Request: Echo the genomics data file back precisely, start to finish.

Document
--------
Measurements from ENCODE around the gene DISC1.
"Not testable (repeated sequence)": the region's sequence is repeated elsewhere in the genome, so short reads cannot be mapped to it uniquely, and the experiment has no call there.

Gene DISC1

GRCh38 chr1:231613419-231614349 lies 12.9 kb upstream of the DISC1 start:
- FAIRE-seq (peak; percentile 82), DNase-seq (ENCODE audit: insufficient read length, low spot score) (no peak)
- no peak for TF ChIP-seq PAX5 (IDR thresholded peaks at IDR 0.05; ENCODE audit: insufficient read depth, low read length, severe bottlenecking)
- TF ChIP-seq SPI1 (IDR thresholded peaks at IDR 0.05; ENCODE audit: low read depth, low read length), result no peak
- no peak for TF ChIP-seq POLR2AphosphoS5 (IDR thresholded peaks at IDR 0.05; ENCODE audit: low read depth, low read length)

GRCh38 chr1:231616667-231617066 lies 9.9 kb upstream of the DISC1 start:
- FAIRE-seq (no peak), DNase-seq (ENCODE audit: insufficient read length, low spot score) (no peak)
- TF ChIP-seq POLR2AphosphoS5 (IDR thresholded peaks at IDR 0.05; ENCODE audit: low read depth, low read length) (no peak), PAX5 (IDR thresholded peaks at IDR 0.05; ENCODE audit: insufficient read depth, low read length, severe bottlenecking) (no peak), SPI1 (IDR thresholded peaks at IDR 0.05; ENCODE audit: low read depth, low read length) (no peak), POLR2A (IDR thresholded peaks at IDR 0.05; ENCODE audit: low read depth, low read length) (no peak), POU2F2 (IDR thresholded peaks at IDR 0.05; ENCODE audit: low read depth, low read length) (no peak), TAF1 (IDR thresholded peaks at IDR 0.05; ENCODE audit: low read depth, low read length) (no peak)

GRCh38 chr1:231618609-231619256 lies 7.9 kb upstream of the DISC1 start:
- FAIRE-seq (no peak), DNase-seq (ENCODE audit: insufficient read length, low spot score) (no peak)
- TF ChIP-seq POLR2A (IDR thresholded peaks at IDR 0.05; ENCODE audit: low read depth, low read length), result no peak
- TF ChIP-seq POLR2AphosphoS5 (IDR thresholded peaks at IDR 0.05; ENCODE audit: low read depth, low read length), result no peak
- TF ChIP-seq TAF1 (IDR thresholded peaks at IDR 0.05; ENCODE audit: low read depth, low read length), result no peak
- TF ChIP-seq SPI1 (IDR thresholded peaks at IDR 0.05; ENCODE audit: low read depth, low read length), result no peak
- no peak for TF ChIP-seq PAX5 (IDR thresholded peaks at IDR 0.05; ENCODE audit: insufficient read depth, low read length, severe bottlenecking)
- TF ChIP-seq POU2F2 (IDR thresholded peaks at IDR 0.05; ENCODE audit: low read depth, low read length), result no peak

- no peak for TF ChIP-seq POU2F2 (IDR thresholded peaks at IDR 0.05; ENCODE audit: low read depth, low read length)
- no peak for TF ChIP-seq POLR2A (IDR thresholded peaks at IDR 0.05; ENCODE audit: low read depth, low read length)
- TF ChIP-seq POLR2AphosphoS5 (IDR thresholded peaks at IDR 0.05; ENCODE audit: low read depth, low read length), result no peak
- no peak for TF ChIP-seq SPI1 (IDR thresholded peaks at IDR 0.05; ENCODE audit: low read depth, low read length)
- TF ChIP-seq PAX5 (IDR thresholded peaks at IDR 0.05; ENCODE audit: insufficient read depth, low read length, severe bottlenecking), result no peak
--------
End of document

Measurements from ENCODE around the gene DISC1.
"Not testable (repeated sequence)": the region's sequence is repeated elsewhere in the genome, so short reads cannot be mapped to it uniquely, and the experiment has no call there.

Gene DISC1

GRCh38 chr1:231613419-231614349 lies 12.9 kb upstream of the DISC1 start:
- FAIRE-seq (peak; percentile 82), DNase-seq (ENCODE audit: insufficient read length, low spot score) (no peak)
- no peak for TF ChIP-seq PAX5 (IDR thresholded peaks at IDR 0.05; ENCODE audit: insufficient read depth, low read length, severe bottlenecking)
- TF ChIP-seq SPI1 (IDR thresholded peaks at IDR 0.05; ENCODE audit: low read depth, low read length), result no peak
- no peak for TF ChIP-seq POLR2AphosphoS5 (IDR thresholded peaks at IDR 0.05; ENCODE audit: low read depth, low read length)

GRCh38 chr1:231616667-231617066 lies 9.9 kb upstream of the DISC1 start:
- FAIRE-seq (no peak), DNase-seq (ENCODE audit: insufficient read length, low spot score) (no peak)
- TF ChIP-seq POLR2AphosphoS5 (IDR thresholded peaks at IDR 0.05; ENCODE audit: low read depth, low read length) (no peak), PAX5 (IDR thresholded peaks at IDR 0.05; ENCODE audit: insufficient read depth, low read length, severe bottlenecking) (no peak), SPI1 (IDR thresholded peaks at IDR 0.05; ENCODE audit: low read depth, low read length) (no peak), POLR2A (IDR thresholded peaks at IDR 0.05; ENCODE audit: low read depth, low read length) (no peak), POU2F2 (IDR thresholded peaks at IDR 0.05; ENCODE audit: low read depth, low read length) (no peak), TAF1 (IDR thresholded peaks at IDR 0.05; ENCODE audit: low read depth, low read length) (no peak)

GRCh38 chr1:231618609-231619256 lies 7.9 kb upstream of the DISC1 start:
- FAIRE-seq (no peak), DNase-seq (ENCODE audit: insufficient read length, low spot score) (no peak)
- TF ChIP-seq POLR2A (IDR thresholded peaks at IDR 0.05; ENCODE audit: low read depth, low read length), result no peak
- TF ChIP-seq POLR2AphosphoS5 (IDR thresholded peaks at IDR 0.05; ENCODE audit: low read depth, low read length), result no peak
- TF ChIP-seq TAF1 (IDR thresholded peaks at IDR 0.05; ENCODE audit: low read depth, low read length), result no peak
- TF ChIP-seq SPI1 (IDR thresholded peaks at IDR 0.05; ENCODE audit: low read depth, low read length), result no peak
- no peak for TF ChIP-seq PAX5 (IDR thresholded peaks at IDR 0.05; ENCODE audit: insufficient read depth, low read length, severe bottlenecking)
- TF ChIP-seq POU2F2 (IDR thresholded peaks at IDR 0.05; ENCODE audit: low read depth, low read length), result no peak

- no peak for TF ChIP-seq POU2F2 (IDR thresholded peaks at IDR 0.05; ENCODE audit: low read depth, low read length)
- no peak for TF ChIP-seq POLR2A (IDR thresholded peaks at IDR 0.05; ENCODE audit: low read depth, low read length)
- TF ChIP-seq POLR2AphosphoS5 (IDR thresholded peaks at IDR 0.05; ENCODE audit: low read depth, low read length), result no peak
- no peak for TF ChIP-seq SPI1 (IDR thresholded peaks at IDR 0.05; ENCODE audit: low read depth, low read length)
- TF ChIP-seq PAX5 (IDR thresholded peaks at IDR 0.05; ENCODE audit: insufficient read depth, low read length, severe bottlenecking), result no peak